Martin has helped Islamic Relief to increase its mainstream media profile and expand its campaigning work, producing hard-hitting advocacy reports on floods in Pakistan (2011) famine in Somalia (2012) disaster risk reduction (2013) and aid to Afghanistan (2014). He has over 20 years’ experience working in media, communications and marketing roles for international development and environmental charities.

Martin graduated from the University of London with a degree in English and Drama (1982-85) then trained as a journalist with a postgraduate diploma at City University (1986-87). He has previously worked for Christian Aid as Editor of Christian Aid News and Media Relations Manager (1988-97) for Oxfam as Regional Campaigns Manager (1997-2000) and at the Soil Association as Marketing Director (2001-2006), as well as working for a wide range of organisations as a freelance writer, researcher and communications consultant.

Tufail Hussain

Director of Islamic Relief UK

Tufail Hussain has 17 years’ experience in the humanitarian and development sector, leading on marketing and fundraising campaigns for several organisations before joining Islamic Relief UK in 2016 as Deputy Director. Tufail was appointed Director of Islamic Relief UK in 2019 and in 2021 provided valuable leadership as interim CEO of Islamic Relief Worldwide.

Tufail is driven by a passion for empowering disadvantaged youth and mentors a number of young people. He also works to strengthen engagement between British Muslims and wider society. Under his leadership, Islamic Relief UK has significantly increased its income and developed successful partnerships with communities across the country. He has travelled around the world to raise awareness of major emergencies such as the Syria, Yemen and Afghanistan crises and the floods in Pakistan and Sudan.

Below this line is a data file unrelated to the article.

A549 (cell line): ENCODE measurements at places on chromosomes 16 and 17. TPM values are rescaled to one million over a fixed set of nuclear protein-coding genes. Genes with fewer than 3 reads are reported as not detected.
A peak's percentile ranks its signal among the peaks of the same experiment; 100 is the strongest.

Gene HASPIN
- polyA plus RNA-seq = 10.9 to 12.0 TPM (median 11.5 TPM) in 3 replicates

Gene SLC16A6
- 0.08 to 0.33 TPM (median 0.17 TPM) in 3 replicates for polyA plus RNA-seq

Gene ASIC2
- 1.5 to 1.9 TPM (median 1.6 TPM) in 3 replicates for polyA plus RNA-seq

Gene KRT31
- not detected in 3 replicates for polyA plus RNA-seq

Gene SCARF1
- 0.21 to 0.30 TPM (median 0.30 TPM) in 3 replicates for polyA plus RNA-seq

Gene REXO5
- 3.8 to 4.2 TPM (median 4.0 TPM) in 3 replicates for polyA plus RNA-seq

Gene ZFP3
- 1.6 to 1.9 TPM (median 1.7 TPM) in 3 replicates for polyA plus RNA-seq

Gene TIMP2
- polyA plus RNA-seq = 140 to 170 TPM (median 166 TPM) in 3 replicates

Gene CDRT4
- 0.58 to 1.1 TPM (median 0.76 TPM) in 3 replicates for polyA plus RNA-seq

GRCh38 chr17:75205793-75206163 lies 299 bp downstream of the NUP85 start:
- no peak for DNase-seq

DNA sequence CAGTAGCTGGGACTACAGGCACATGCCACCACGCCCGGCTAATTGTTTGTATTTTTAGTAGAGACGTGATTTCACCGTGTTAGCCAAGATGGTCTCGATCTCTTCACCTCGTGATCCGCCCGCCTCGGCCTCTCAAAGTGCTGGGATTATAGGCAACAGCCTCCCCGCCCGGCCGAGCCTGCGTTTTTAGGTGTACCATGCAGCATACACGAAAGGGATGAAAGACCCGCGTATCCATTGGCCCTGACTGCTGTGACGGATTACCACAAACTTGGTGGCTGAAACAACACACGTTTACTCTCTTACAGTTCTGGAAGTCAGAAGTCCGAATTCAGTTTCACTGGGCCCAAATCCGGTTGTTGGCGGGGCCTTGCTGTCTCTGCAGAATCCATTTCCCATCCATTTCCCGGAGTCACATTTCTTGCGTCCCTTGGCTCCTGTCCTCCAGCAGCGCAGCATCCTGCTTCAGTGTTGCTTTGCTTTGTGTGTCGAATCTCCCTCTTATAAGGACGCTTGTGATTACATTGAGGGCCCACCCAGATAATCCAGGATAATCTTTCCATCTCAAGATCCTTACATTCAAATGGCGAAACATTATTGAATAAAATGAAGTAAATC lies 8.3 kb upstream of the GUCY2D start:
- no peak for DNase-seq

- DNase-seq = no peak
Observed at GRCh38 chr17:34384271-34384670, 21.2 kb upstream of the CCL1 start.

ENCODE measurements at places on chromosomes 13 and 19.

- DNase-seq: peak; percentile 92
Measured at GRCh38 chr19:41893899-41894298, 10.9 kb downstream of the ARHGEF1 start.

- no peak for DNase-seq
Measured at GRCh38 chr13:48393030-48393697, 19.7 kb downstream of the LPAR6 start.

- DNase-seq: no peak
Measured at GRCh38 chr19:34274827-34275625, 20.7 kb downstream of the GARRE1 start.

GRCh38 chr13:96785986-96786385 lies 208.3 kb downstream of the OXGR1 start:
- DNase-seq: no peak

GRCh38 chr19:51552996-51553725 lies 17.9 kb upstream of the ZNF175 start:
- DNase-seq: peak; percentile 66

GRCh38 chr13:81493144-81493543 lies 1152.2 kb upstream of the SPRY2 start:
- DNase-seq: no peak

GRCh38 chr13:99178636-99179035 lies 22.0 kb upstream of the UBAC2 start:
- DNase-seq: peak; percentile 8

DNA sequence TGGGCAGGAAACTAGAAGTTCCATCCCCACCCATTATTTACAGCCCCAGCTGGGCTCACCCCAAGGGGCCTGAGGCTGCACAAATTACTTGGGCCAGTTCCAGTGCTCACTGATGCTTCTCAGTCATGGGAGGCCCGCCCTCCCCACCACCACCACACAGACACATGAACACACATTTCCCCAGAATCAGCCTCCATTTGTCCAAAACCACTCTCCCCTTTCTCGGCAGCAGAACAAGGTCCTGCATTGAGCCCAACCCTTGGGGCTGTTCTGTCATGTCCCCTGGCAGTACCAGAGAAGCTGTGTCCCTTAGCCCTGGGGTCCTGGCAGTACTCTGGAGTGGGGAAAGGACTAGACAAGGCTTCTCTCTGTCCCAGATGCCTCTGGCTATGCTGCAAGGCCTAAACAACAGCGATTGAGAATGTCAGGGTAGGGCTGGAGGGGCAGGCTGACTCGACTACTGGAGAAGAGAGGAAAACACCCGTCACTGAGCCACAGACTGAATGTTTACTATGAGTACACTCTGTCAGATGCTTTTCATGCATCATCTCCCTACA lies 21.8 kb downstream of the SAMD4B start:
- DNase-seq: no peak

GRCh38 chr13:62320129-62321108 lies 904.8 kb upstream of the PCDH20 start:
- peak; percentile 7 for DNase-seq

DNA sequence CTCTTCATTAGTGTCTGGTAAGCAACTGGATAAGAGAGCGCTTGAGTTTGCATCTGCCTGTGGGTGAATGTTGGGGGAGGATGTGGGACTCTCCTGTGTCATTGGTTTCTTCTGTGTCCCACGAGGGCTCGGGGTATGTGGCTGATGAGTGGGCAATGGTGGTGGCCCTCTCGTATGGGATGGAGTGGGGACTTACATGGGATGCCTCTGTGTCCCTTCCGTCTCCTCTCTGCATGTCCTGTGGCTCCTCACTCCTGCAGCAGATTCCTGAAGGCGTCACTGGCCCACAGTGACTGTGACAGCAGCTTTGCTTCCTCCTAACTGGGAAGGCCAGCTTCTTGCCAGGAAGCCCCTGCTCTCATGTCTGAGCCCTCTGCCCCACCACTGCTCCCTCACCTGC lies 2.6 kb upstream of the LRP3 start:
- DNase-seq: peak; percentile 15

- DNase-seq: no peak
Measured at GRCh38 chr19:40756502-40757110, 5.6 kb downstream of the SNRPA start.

A father to 5 daughters and a son, Tufail is also a sports enthusiast and passionate Liverpool FC supporter. Tufail has run the London Marathon twice, raising over £35,000 for humanitarian causes.

Before joining Islamic Relief he was CEO of Orphans in Need, where he oversaw a new strategy that increased income from £2 million to £9 million in 3 years and opened up new UK and international offices. Tufail is also a trustee of the Muslim Charities Forum and a Director of TIC International (Islamic Relief Worldwide’s clothes recycling and trading arm).
Waseem Ahmad

Chief Executive Officer

Waseem Ahmad joined the Islamic Relief family over 24 years ago, serving as Programme Officer in the Balochistan province of south-western Pakistan before becoming Head of Programmes in Pakistan. Waseem then moved to Oxfam and Tearfund before returning to Islamic Relief to establish our mission in Malawi. Later serving as Head of Programme Funding and Partnerships, Waseem led the response to major crises across the globe, including the East Africa drought, Pakistan earthquake and the Indian Ocean Tsunami.

Waseem then served for nearly 6 years as our Director of International Programmes, during which time the charity secured and retained the coveted Core Humanitarian Standard certification in recognition of the quality of our programming. He was appointed CEO of Islamic Relief in May 2021.

With a special interest in community mobilisation and infrastructure, Waseem received an MSc in Project Planning and Management from the University of Bradford, as well as an MSc in Economics from Arid Agriculture University in Rawalpindi, Pakistan.

Waseem has also worked for Lepra Health in Action and is a member of the International Civil Society Centre’s Board of Trustees. The father-of-3 enjoys walking and playing football, and is a keen birdwatcher.